Soon, I will be modifying the game for (an American) friend of mine whose next billet will be as a bn XO.

  18. #38
    Council Member BayonetBrant's Avatar
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    Just make sure that the 'actions' you allow to the units/factions are appropriate for their anticipated resources, and that they have some way to tangibly affect the other players and/or the victory conditions. If it doesn't affect the VC or other players, then think long and hard about whether or not to include it, b/c at that point it's purely cosmetic.

    To do that, you've got to get your VCs straightened out first. That might seem wierd, but especially for a COIN game, you absolutely have to define 'success' for each faction before you get anywhere close to the tools for them to meet that criteria.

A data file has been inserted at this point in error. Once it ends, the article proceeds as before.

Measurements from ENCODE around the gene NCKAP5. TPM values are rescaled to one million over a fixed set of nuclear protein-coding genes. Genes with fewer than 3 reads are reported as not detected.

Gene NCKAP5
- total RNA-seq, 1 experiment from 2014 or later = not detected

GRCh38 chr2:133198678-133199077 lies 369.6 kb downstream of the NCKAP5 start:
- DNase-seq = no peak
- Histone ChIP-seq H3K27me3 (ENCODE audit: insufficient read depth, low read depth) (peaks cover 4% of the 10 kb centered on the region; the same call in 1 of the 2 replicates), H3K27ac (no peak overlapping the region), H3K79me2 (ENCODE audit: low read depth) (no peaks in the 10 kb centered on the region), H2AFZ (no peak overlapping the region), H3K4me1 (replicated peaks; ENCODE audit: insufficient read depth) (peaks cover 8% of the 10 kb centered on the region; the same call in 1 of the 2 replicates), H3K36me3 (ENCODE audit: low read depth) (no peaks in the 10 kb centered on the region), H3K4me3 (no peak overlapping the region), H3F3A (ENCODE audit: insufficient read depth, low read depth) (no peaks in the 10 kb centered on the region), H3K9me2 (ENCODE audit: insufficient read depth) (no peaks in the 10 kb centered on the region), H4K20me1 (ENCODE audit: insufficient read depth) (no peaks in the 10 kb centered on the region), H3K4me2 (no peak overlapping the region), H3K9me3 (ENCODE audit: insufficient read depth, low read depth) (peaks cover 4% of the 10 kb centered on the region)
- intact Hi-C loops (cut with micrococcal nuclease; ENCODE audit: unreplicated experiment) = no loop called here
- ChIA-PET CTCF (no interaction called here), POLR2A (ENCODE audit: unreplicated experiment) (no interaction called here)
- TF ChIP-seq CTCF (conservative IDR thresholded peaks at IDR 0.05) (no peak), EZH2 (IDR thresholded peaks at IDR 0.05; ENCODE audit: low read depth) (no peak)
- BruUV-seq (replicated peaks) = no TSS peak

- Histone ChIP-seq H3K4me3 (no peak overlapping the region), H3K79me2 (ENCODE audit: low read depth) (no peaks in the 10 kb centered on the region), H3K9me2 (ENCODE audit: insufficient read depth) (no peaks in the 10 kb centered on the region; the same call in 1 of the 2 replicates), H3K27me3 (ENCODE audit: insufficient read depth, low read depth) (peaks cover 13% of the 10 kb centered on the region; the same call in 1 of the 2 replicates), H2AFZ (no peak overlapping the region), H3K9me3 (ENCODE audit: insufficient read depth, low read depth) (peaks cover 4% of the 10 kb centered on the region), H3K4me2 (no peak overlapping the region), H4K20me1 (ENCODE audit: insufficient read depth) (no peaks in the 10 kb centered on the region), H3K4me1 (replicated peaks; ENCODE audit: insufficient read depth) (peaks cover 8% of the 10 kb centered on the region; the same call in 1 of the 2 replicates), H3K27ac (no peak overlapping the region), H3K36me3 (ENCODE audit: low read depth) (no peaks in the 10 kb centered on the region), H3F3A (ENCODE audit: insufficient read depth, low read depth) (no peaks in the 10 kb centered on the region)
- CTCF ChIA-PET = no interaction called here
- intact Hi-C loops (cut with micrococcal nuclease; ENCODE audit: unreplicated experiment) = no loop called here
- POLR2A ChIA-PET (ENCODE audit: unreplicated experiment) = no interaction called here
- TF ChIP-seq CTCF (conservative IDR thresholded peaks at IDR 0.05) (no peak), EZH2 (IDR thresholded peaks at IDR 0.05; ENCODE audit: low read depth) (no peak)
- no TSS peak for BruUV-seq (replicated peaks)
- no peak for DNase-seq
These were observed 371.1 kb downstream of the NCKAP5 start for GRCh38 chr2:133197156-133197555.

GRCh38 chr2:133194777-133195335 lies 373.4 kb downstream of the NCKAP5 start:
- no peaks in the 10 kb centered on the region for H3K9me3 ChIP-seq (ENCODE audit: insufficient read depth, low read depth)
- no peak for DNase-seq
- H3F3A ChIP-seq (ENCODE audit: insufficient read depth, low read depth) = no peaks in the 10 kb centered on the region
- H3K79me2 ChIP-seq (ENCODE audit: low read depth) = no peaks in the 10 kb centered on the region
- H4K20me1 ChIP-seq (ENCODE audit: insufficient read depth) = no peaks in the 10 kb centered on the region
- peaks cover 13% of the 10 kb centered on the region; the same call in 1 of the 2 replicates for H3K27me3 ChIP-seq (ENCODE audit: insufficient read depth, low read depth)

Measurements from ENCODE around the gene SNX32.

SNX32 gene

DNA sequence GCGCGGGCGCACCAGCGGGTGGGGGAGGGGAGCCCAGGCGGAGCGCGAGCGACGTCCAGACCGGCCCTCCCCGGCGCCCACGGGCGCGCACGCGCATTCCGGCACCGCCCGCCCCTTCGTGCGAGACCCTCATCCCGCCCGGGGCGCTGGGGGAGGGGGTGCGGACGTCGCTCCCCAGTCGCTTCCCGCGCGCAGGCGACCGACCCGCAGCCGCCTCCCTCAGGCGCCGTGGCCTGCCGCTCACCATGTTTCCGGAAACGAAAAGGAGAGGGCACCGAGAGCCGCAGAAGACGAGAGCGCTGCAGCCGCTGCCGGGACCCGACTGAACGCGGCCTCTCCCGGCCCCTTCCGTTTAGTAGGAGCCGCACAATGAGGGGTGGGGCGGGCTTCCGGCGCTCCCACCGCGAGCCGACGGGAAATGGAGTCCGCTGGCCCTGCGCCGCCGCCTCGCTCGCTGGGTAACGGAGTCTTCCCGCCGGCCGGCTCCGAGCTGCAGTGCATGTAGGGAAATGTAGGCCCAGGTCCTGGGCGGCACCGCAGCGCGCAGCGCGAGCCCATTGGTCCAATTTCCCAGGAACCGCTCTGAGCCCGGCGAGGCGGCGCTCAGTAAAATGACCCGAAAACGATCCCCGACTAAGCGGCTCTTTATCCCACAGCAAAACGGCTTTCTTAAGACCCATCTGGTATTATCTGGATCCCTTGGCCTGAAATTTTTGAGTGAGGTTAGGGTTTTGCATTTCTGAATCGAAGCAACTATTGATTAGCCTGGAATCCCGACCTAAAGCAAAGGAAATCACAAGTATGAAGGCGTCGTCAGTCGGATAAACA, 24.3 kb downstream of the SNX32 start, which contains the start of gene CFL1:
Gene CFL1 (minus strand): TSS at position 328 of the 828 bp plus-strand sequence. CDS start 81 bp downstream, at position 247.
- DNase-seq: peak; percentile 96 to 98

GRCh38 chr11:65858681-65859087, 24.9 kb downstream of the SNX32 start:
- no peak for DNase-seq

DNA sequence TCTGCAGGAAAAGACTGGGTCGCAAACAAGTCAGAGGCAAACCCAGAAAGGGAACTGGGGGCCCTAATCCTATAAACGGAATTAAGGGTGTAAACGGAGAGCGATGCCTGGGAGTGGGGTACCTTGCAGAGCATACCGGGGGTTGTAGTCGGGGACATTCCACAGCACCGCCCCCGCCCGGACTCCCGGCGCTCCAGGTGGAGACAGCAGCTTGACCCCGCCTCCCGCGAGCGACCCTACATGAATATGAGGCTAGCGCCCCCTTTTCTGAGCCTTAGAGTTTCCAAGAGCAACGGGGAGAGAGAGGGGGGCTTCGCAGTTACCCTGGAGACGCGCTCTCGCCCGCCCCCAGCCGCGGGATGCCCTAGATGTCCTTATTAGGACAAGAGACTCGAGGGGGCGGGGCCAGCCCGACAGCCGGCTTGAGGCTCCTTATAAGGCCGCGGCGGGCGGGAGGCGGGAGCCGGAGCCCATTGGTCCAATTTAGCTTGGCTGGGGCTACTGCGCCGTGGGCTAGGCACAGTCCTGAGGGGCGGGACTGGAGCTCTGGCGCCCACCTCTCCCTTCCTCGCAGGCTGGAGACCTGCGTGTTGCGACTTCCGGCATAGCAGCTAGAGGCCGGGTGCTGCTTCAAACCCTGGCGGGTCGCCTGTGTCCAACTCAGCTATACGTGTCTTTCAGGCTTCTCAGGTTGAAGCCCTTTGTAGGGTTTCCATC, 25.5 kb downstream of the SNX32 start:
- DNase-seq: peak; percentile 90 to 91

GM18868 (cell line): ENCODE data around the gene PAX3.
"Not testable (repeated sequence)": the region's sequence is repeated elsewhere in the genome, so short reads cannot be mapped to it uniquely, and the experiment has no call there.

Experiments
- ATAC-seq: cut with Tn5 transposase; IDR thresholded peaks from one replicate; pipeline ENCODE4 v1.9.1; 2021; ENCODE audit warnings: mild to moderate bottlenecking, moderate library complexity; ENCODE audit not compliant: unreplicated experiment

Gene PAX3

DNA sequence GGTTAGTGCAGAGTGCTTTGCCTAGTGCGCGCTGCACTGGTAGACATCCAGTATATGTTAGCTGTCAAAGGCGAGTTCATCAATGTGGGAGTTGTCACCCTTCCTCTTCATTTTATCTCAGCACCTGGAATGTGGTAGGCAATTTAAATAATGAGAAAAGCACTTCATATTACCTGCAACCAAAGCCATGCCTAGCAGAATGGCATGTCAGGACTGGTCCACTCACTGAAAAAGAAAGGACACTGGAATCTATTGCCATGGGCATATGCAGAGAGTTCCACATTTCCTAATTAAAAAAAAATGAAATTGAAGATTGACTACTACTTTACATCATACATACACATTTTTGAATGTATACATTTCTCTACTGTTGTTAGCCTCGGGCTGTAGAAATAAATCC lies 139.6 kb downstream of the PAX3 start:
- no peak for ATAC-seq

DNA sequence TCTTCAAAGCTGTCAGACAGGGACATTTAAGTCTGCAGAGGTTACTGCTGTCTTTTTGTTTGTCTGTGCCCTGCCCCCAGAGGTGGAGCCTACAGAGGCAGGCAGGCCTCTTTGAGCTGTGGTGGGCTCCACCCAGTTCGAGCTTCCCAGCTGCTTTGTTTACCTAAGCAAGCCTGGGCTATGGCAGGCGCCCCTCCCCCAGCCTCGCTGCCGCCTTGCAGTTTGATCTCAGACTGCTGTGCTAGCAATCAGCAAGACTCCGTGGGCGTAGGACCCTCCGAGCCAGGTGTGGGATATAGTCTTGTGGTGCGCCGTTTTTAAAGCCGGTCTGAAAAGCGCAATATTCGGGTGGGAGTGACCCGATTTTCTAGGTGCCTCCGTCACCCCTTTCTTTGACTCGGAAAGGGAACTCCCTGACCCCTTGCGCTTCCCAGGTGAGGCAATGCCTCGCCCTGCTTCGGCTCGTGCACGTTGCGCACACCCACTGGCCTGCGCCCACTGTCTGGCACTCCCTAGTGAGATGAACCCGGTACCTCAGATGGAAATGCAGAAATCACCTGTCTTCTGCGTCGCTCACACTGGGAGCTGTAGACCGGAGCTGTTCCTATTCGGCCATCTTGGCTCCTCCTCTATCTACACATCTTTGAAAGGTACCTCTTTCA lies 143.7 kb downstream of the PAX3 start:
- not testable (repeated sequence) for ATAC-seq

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  19. #39
    Council Member AmericanPride's Avatar
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    Quote Originally Posted by BayonetBrant
    Just make sure that the 'actions' you allow to the units/factions are appropriate for their anticipated resources, and that they have some way to tangibly affect the other players and/or the victory conditions. If it doesn't affect the VC or other players, then think long and hard about whether or not to include it, b/c at that point it's purely cosmetic.